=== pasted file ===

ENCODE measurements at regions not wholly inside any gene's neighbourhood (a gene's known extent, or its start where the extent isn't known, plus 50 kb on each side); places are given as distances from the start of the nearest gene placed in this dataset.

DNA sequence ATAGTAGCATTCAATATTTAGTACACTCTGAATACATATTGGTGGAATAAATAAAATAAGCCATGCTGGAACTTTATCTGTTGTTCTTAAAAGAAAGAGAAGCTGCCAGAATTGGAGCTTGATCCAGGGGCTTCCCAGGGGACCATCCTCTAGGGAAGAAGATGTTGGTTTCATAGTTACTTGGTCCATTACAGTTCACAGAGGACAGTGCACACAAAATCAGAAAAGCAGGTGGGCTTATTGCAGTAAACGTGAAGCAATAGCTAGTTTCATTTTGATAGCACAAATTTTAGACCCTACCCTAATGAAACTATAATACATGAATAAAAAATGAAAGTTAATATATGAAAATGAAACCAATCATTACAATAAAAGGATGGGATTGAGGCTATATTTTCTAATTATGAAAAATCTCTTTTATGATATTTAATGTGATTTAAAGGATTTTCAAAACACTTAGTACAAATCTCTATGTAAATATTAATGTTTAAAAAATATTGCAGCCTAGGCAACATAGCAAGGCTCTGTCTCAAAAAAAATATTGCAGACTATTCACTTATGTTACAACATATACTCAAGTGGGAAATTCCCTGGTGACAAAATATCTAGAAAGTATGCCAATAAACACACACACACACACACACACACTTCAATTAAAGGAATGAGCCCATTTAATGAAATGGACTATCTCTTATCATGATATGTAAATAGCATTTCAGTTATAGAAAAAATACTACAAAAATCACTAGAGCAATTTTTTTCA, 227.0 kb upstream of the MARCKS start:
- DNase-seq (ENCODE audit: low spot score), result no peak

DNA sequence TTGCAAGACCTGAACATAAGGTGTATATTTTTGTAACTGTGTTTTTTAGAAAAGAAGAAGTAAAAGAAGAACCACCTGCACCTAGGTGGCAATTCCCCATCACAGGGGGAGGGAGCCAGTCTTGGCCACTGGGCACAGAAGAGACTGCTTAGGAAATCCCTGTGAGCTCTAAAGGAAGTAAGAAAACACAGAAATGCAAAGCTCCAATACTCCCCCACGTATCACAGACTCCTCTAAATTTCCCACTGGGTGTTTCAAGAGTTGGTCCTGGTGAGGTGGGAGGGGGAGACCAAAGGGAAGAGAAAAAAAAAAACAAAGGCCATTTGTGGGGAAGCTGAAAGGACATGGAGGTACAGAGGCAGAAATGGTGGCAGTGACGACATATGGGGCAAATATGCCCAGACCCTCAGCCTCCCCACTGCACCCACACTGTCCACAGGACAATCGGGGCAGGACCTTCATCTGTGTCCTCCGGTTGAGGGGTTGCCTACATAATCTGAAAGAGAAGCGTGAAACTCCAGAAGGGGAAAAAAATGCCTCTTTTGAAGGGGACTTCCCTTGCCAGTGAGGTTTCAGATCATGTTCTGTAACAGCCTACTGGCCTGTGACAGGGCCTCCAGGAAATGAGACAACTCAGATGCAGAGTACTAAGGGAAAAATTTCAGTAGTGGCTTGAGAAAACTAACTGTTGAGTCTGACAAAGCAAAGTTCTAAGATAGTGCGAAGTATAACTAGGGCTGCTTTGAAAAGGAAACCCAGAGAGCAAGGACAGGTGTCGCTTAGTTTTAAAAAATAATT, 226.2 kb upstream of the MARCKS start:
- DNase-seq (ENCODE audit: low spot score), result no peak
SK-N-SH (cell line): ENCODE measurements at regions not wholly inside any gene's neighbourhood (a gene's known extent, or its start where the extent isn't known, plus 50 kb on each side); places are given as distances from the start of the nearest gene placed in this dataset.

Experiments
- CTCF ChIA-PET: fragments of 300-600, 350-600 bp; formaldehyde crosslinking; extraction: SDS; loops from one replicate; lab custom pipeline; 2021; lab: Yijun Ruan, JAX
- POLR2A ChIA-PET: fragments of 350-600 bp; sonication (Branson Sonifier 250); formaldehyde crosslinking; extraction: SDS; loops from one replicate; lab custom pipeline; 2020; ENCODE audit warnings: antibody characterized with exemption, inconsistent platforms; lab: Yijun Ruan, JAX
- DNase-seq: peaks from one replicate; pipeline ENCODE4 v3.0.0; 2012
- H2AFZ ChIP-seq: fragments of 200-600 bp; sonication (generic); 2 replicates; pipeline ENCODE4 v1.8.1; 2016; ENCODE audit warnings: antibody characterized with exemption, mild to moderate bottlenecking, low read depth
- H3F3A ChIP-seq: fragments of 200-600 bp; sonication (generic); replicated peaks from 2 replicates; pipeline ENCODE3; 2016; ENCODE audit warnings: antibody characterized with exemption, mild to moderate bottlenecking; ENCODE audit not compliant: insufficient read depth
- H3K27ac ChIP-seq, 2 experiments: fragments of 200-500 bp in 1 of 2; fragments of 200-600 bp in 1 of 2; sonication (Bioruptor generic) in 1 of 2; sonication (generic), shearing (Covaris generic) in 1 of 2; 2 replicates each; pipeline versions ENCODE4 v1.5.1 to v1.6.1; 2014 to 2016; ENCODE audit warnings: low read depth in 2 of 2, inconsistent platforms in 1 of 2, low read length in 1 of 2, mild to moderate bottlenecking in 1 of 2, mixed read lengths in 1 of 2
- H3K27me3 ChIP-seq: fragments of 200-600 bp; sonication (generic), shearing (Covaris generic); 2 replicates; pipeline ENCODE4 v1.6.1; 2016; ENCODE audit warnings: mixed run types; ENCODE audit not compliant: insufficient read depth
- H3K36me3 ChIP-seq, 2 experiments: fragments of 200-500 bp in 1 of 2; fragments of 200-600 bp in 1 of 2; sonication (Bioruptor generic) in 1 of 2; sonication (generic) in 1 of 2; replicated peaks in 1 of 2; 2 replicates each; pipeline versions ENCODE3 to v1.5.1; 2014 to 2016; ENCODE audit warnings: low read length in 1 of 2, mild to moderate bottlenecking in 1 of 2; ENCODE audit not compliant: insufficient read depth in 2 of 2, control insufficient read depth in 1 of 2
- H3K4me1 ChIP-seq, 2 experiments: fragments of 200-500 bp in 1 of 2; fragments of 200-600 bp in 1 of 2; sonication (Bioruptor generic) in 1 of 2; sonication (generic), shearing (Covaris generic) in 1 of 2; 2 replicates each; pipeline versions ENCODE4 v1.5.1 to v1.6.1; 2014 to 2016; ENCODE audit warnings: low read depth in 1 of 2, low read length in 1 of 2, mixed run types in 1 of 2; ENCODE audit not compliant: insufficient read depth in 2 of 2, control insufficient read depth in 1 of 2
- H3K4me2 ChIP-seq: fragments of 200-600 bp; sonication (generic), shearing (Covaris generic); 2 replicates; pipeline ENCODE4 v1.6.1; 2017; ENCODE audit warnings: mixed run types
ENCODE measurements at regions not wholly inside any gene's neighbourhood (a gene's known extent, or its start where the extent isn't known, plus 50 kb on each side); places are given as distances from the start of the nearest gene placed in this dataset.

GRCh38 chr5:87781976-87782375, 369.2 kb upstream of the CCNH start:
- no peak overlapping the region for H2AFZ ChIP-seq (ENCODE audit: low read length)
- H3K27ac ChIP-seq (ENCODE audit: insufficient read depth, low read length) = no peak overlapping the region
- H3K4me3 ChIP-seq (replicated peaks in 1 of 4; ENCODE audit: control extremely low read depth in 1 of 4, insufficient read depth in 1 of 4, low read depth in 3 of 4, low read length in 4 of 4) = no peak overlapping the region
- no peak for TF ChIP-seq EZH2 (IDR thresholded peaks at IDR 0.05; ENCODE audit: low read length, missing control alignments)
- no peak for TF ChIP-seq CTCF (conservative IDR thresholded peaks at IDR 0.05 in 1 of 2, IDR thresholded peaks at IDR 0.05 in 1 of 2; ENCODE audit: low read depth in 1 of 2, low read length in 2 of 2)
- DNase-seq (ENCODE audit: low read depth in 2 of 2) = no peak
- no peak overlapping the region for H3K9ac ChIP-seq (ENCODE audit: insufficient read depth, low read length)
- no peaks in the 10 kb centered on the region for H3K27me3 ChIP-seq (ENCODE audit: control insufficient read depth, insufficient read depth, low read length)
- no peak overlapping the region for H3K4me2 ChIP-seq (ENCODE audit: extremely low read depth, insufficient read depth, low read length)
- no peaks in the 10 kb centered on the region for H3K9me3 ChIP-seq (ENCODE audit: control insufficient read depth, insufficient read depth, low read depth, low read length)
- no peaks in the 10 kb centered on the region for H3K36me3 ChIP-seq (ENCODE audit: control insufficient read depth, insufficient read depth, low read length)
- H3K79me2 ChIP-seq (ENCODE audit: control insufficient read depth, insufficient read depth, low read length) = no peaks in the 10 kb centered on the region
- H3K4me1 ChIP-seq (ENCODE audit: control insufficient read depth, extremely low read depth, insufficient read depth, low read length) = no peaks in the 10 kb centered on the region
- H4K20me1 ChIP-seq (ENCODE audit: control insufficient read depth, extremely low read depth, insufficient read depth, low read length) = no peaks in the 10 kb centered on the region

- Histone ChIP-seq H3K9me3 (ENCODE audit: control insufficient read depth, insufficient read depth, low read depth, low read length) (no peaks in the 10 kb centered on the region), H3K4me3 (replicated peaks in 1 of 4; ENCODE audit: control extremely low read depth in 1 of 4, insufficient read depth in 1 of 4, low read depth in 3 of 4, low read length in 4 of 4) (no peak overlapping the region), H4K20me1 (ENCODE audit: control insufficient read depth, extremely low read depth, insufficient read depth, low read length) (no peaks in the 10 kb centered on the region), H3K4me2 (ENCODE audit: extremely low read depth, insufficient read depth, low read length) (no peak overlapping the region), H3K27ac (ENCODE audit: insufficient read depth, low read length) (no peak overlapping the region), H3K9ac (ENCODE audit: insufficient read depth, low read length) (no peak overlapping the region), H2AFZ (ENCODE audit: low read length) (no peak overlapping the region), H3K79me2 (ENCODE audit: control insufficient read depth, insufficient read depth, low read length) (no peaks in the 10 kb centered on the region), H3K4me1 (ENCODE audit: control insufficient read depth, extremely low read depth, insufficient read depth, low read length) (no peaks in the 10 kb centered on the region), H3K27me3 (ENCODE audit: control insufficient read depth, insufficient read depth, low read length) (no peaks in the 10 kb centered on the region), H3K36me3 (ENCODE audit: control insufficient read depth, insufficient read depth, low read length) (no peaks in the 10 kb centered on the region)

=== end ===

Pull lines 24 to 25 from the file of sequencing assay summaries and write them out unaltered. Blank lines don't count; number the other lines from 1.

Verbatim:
- no peak for TF ChIP-seq CTCF (conservative IDR thresholded peaks at IDR 0.05 in 1 of 2, IDR thresholded peaks at IDR 0.05 in 1 of 2; ENCODE audit: low read depth in 1 of 2, low read length in 2 of 2)
- DNase-seq (ENCODE audit: low read depth in 2 of 2) = no peak